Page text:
Dear Readers,

Welcome to our fourth issue of NeurodivergART!

It seems that literature and arts magazines are becoming extinct, both paper and online versions. The internet offers so many opportunities for artists to share their work: social media, blogs, self-publishing, online shops. This has changed the literary and art world. No longer do writers and artists have to go through a submissions process where editors are the gatekeepers into the publishing world.

So why does NeurodivergART exist?

I launched this magazine for several reasons:

1). We want to create a community by offering a place where multiple, individual artists’ work is celebrated, recognized, and brought together. We want to build a network of international artists. We live far away from each other and many of us are isolated, working from home. NeurodivergART hopes to be a meeting ground, a place where artists discover each other and connect.

2).  Too often, part of being neurodivergent is being misunderstood by others. We offer a space where neurodivergent artists can share their perspectives and have them be understood and where readers can see perspectives that reflect their own experiences, allowing them to feel understood. 

3). We want to promote neurodivergent artists’ work! We know there are lots of options, but we are one more resource, a resource that 100% supports artists and their endeavors. We have modified the traditional submissions process to make it more straightforward and efficient. We post links to any online sites per artists’ requests. We publish Artist Notes written by the artists themselves.

And we have future plans for this magazine.

Our ultimate goal is to receive a grant so we can [back]pay our contributors, finance the website (currently out-of-pocket), and pay our staff (currently volunteers), in that order. To apply for this grant, we need to establish our magazine over the course of a year.

We cannot exist without submissions. Any pieces artists share online are pieces artists can submit to us! The process can be so rewarding — we love what we do here at NeurodivergART, especially working with artists to support their vision.

We also know it can be physically and emotionally overwhelming to submit, so if we can help you in any way, please contact us at and we will be happy to assist you.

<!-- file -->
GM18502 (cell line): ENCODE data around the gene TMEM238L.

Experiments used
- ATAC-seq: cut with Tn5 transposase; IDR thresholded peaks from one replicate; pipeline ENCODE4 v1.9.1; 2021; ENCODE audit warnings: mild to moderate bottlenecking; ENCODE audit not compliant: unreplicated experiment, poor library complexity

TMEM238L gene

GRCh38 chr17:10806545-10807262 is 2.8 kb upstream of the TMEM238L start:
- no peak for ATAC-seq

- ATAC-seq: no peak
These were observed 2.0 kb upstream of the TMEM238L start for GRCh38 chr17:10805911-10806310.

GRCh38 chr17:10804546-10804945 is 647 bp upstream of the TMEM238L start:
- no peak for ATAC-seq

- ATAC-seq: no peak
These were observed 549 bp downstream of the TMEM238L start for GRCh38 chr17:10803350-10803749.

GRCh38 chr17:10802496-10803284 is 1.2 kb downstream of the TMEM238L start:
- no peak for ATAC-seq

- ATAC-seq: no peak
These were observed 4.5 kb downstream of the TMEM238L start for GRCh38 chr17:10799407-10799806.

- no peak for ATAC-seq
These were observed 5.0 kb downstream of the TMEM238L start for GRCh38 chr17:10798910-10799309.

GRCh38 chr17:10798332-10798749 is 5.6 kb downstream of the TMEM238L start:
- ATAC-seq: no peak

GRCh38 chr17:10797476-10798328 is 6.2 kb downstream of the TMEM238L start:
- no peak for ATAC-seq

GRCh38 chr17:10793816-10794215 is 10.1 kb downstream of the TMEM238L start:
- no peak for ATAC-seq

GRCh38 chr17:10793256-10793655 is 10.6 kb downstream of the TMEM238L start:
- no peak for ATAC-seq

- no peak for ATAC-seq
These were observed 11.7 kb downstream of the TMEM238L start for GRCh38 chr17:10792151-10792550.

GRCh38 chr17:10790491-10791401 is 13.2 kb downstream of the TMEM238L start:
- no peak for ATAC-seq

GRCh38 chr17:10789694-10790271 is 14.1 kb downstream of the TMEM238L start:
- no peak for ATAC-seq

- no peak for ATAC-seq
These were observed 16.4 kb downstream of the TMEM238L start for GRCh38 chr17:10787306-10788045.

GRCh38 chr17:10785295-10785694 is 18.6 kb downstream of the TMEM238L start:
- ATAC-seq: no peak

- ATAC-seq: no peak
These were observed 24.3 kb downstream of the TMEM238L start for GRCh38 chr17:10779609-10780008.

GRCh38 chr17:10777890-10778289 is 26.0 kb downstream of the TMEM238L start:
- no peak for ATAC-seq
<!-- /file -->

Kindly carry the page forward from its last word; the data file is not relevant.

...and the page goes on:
please enjoy, please submit, and please share.

Thank you and with warmest regards,

Saraswati Chand
June 2019


Casey Promise

Susanne Winters






Dear Readers,

Welcome to our third issue of NeurodivergART!

And happy May.

This is how Nature makes me feel about April:

“… one of April’s most brilliant days–a day as sparkling as a newly-washed lemon…a day when even the shadows were a melange of blue and orange and jade, like the shadows that poured from the tipsy brush of Monet.” 
― Beverley Nichols, A Thatched Roof

This is how Autism Awareness makes me feel about April:

“April. Month of dust and lies.” 
― Naguib Mahfouz, Adrift on the Nile

So many actually autistic people dread April. We fight for acceptance instead of awareness.* We celebrate Autistic Pride. We advocate. We educate. We burnout. And through it all, we live. We survive.

And this is what life is like for the neurodivergent community every day. We ask, demand, fight to be seen as the human beings we are. We are not symbols. We do not exist to inspire you. We are here to live our lives. 

We at NeurodivergART thank you for your submissions and you readership. Art represents life, the very lives we live. And NeurodivergART celebrates those lives. We couldn’t do it without you.

So …

Please enjoy, please submit, and please share.

Thank you and with warmest regards,

Saraswati Chand
May 2019


Mads Johan Øgaard

Melissa Colleen Pinson